……, the right arm of Enlil, who destroys the rebellious foreign lands; Ninurta, the right arm of Enlil, who destroys the rebellious foreign lands. The king, whose rising is a flood no one can oppose. Ninurta, the furious storm in battle, who tramples upon the enemy. He is girded with heroism, a young man without rival. The one given superior strength by Nunamnir, who makes his father feel truly content. Your mighty commands are lofty and great. Ninurta, your mighty commands are lofty and great. …… flattens …… in the rebel lands, who forces the enemy to bow low. ……, who roars like a storm. (3 lines fragmentary) (4 lines missing) (2 lines fragmentary)

A praise poem of Enlil-bāni (Enlil-bāni A): c.2.5.8.1
Enlil-bāni, king who gladdens the heart of his city, you speed offerings into Nibru. You bring the best corn into E-kiš-nu-ĝal; daily you ensure that it does not cease. You are him whom Enlil has summoned by name; you are the property of Ninlil. As for the lands rebellious against you, Ninurta the strong hero of Enlil, in triumph has dissolved into ruins those that are hostile and are not supporters of yours, and has spread them out as heaps for you. Nuska, the lord who stocks the E-kur, (1 line missing)a favourable omen.

A hymn to Enlil for Samsu-iluna (Samsu-iluna F): c.2.8.3.6
He is the man to whom Enlil has given …… and the shepherdship over the widespread people, the beloved (?) shepherd of Nibru, the constant servant of E-kur; he is the trustworthy farmer of the house of Asalim, who takes care that provisions do not cease in E-saĝ-ila. For you to exercise your divine powers of shepherdship in the Land, Enlil has placed the foreign lands at your feet. Obedient to Utu, beloved (?) of Inana, Samsu-iluna, the king whose fate is never altered by Enlil, my king, at the command uttered by Enlil, Enki and Asalim, Zababa, Lugal-gu-dua, the king who builds temples, …… the rebel lands …… (unknown no. of lines missing)

Letter from Aradĝu to Šulgi about the fortress Igi-ḫursaĝa: c.3.1.06
As to the fortification which my lord sent me back to, the work on it has been put into effect. The approach of the enemy is kept at a distance from the Land. My lord continues to maintain his sublime reputation in the south and the uplands, from the rising to the setting sun, as far as the borders of the entire Land. { The rebellious (?) Martu have turned back …… } { (an Akkadian gloss has instead:) The totality …… }.

Enlil in the E-kur (Enlil A): c.4.05.1
The mighty lord, the greatest in heaven and earth, the knowledgeable judge, the wise one of wide-ranging wisdom, has taken his seat in the Dur-an-ki, and made the Ki-ur, the great place, resplendent with majesty. He has taken up residence in Nibru, the lofty bond (?) between heaven and earth. The front of the city is laden with terrible fearsomeness and radiance, its back is such that even the mightiest god dare not attack, and its interior is the blade of a sharp dagger, a blade of catastrophe. For the rebel lands it is a snare, a trap set with a net.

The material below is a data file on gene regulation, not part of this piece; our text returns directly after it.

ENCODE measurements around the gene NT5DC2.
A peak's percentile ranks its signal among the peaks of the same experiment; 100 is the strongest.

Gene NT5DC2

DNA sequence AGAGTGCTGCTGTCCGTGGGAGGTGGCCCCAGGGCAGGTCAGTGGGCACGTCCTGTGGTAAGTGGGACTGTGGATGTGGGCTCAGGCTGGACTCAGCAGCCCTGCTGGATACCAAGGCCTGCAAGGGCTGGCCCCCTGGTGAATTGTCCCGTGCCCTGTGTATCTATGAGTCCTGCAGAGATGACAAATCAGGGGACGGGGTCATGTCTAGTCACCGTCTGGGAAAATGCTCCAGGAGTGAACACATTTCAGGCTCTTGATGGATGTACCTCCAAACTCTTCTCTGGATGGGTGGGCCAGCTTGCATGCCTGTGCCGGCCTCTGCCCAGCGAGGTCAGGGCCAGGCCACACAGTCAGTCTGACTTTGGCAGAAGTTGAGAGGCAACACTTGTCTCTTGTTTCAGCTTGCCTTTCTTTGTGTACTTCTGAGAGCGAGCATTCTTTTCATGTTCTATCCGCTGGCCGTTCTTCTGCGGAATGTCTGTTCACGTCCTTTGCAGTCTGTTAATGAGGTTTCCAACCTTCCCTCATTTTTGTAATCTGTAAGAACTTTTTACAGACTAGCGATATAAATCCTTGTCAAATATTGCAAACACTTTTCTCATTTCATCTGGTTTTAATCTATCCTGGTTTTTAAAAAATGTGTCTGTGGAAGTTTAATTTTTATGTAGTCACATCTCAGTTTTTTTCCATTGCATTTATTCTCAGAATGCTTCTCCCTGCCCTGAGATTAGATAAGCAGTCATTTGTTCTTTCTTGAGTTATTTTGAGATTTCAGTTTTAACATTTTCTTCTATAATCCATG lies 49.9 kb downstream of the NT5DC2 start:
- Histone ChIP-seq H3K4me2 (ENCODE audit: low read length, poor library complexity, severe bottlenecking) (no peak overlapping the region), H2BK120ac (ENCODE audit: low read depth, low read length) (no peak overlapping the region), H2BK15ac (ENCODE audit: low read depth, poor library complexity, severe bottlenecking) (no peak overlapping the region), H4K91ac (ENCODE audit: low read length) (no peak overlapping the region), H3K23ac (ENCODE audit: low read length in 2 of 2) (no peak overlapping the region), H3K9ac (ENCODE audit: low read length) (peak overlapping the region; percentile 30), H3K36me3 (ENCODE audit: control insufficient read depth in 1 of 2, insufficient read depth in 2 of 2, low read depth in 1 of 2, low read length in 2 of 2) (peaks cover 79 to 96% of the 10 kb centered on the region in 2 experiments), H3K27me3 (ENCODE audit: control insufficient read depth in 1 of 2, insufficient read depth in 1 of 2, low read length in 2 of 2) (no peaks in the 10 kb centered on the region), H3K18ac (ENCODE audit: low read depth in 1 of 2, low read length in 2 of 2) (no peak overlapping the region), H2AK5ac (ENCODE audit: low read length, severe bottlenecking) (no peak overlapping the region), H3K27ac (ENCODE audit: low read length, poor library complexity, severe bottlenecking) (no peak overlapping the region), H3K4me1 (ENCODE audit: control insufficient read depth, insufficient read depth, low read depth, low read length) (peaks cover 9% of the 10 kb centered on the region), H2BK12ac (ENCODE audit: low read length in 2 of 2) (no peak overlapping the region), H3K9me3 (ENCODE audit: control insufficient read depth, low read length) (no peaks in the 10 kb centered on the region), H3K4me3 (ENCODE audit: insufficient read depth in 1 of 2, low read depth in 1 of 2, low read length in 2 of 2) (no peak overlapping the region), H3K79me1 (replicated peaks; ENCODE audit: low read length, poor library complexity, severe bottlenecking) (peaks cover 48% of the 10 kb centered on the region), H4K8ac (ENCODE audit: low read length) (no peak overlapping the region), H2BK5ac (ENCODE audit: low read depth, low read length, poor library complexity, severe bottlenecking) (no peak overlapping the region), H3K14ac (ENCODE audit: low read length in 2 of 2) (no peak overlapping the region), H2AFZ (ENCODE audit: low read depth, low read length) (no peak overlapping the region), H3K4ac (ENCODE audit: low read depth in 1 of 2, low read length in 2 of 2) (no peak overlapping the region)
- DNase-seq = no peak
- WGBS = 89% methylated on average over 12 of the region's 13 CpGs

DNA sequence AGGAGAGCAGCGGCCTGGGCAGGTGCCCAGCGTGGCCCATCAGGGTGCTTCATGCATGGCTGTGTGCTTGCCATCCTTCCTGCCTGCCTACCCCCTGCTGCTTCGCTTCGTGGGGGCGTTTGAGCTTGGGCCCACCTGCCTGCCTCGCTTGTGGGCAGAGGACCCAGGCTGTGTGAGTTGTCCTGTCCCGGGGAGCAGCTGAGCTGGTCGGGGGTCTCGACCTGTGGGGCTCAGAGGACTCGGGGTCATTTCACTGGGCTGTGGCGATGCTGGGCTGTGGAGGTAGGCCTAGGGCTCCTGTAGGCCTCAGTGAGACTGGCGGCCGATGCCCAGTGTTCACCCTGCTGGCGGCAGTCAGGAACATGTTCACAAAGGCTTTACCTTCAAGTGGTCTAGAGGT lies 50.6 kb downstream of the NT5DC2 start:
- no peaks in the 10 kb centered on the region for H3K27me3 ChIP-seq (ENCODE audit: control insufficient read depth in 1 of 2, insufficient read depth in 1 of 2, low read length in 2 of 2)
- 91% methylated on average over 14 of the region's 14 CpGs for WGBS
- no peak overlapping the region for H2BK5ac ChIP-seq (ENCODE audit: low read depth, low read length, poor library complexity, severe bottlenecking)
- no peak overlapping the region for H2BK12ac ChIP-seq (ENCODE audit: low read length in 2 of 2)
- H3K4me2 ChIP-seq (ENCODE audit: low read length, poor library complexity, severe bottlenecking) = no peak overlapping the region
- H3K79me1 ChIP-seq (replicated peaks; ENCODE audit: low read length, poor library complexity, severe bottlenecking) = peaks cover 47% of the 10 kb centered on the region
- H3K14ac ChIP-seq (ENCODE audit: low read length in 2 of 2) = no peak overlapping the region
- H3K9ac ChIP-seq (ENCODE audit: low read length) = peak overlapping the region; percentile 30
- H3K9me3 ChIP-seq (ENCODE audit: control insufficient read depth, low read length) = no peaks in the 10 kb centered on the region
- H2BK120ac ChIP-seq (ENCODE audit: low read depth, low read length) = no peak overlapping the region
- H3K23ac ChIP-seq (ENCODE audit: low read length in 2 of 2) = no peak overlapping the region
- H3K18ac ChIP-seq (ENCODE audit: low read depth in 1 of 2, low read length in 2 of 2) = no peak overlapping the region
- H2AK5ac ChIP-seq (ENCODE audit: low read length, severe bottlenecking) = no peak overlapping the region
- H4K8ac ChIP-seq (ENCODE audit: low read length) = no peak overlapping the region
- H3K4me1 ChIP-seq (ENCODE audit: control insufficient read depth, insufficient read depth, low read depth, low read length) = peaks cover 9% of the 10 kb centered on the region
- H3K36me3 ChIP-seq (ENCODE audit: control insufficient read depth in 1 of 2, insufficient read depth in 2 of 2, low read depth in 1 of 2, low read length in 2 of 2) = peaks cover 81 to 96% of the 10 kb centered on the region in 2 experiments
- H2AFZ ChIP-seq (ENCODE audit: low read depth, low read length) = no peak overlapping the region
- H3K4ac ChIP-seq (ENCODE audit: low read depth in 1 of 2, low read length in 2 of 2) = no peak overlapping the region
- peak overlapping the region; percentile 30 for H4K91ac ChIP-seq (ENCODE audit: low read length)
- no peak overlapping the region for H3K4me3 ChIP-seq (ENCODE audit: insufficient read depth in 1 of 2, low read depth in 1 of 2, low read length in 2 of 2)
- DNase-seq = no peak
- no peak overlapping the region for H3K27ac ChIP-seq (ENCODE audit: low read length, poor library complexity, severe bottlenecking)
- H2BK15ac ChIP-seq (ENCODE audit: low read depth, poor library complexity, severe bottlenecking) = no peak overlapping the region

The exaltation of Inana (Inana B): c.4.07.2
My good divine wild cow, drive out the man, capture the man! In the place of divine encouragement, what is my standing now? May An extradite the land which is a malevolent rebel against your Nanna! May An smash that city! May Enlil curse it! May its plaintive child not be placated by his mother! Lady, with the laments begun, may your ship of lamentation be abandoned in hostile territory. Must I die because of my holy songs? My Nanna has { paid no heed to me } { (1 ms. has instead:) has not decided my case }. He has destroyed me utterly in renegade territory. Ašimbabbar has certainly not pronounced a verdict on me. What is it to me if he has pronounced it? What is it to me if he has not pronounced it? He stood there in triumph and drove me out of the temple. He made me fly like a swallow from the window; I have exhausted my life-strength. He made me walk through the thorn bushes of the mountains. He stripped me of the rightful { crown } { (1 ms. has instead:) garment } of the en priestess. He gave me a knife and dagger, saying to me “These are appropriate ornaments for you.”

The exaltation of Inana (Inana B): c.4.07.2
It must be known! It must be known! Nanna has not yet spoken out! He has said,” He is yours!” Be it known that you are lofty as the heavens! Be it known that you are broad as the earth! Be it known that you destroy the rebel lands! Be it known that you roar at the foreign lands! Be it known that you crush heads! Be it known that you devour corpses like a dog! Be it known that your gaze is terrible! Be it known that you lift your terrible gaze! Be it known that you have flashing eyes! Be it known that you are unshakeable and unyielding! Be it known that you always stand triumphant! That Nanna has not yet spoken out, and that he has said “He is yours!” has made you greater, my lady; you have become the greatest! My lady beloved by An, I shall tell of all your { rages } { (1 ms. has instead:) daises }! I have heaped up the coals in the censer, and prepared the purification rites. The E-ešdam-kug shrine awaits you. Might your heart not be appeased towards me?